Three.js is one of a number of free WebGL libraries. First released in April 2010, it has become pretty popular, and includes a huge number of demos. I wanted to know more about its origins, so interviewed its creator, Ricardo Cabello, aka mr.doob, who lives in Spain.

Interestingly, I am also largely motivated by Demoscenes when I was in primary school. The story of Ricardo really inspires me.

I believe the best way to learn Three.js is to go through all the examples.

There is also an excellent course on Three.js on Udacity. I greatly suggest watching it.

Here are some other introductory tutorials:

I also collected a bunch of Three.js / WebGL / HTML5 examples for inspirations:

The interview is cited from this link.

The Interview

* What is your background: your education, your current job?

My education was a bit of a disaster. I went to primary school, in the later years there I was also going to an academy to learn to draw comics. Then I started studying electronics in secondary school and later moved to arts. It wasn’t really the right time for me to study so I quit before going to University.

During all these years I was fairly active on the Demoscene and that’s where it all comes from. However, back then I was not a programmer, I only created the graphics, and came up with ideas for demos and stuff.

Currently I’m a freelancer doing web development, mainly working for Google Data Arts Team.

* Why did you create three.js?

There were many reasons. I was always curious to know what I could do with my own 3d engine. I also thought it was a good challenge for me. I had been tinkering with one since my ActionScript days, learning the basics and slowly figuring out the right architecture.

However, the main motivation probably was the fact that, back in the Demoscene days, everyone were doing their own 3d engines that were only used for one or two demos. For the next demo they would create a new engine. I always found that a bit wasteful so I thought of doing one that others could reuse.

So now I’m trying to build the kind of engine and tools I wish I had back then.

* How did it get to be so popular?

I don’t know. Compared to the ones that were popping up at the time, while not the most performant, maybe it was the one with the friendliest API and the easiest to extend. Thanks to that, it now has tons of features and handy code sitting in the examples folder.

* Do you have a sense of how many users there are?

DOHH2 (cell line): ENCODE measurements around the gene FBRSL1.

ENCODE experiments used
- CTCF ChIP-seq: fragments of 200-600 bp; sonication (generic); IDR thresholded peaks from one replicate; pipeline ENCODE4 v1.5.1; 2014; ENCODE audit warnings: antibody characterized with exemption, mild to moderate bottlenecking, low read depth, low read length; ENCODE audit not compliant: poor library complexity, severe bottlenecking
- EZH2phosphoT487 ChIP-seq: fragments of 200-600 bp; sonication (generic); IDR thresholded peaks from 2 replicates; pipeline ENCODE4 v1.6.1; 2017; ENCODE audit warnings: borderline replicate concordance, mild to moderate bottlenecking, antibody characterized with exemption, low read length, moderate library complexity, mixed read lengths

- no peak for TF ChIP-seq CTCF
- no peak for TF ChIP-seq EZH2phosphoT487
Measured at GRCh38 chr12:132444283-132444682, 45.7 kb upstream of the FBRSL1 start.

Not really…

* How many people contribute code?

There tends to be around 3 active people. There are many others that do small random contributions/fixes: 171 in total so far.

* Is three.js’s support and extension a part of your job, a hobby, or both?

I guess both :)

* Where’s three.js going? Do you have a plan, or does it depend on user contributions?

There is no clear plan. If anything, I just want the web to be more demoscene-ish. More realtime/interactive stuff and less videos.

* One problem with having users is that the API gets locked into place. Do you have any plans to change any APIs and deprecate older classes? For example, “CubeGeometry” is misnamed, since the method actually creates boxes, not just cubes.

That’s probably the biggest problem. The API is still not locked and we break backwards-compatibility from time to time. There is a wiki page that documents all the changes.

However, we try to add deprecated messages here and there for some releases and try to avoid breakage. In the case of CubeGeometry, we would rename it to BoxGeometry while still keeping a CubeGeometry class that would return a BoxGeometry when instantiated plus throwing a warning on the console.

I think the API is getting there, though. It’s starting to feel right. The only parts I’m not done with are loaders and materials.

* What sort of technical challenges have you encountered? Does all three.js code work on pretty much all browsers and platforms (ignoring Internet Explorer)?

There have been many challenges, starting with finding the best coding patterns to use in JavaScript to avoid garbage collection. We still struggle with that. Next is finding the most useful data structures for geometry and materials. Then how to pass all that to WebGL in a performant way. We still have a lot to do there. But luckily this is all under-the-hood stuff that most users won’t even notice.

As for compatibility, yes, we try to support as many platforms as possible.

* In the area of interactive rendering, what’s the biggest surprise to you over the past ten years? Is there any new capability or platform or social phenomenon that has stood out in your mind?

I guess the fact that I’ve been following the demoscene for years has rendered me insensitive about these things… I remember loving Google Body (now Zygote Body) because it showed how 3D could be actually useful as a presentation medium. You couldn’t grasp the data in the same way if the interface was 2D.

* What do you think is the biggest problem facing the field of interactive rendering at this point?

Lack of WebGL support on Safari for iOS and Chrome for Android. As soon as those browsers add support for it I can see this properly taking off.

* Which way is up, the +Y or +Z axis?

Y is up. If you’re consistent with the 2D graphics world (X right, Y up (well… down)) then the missing axis is Z which becomes depth.


Thank you Mr. Doob for creating the awesome Three.js!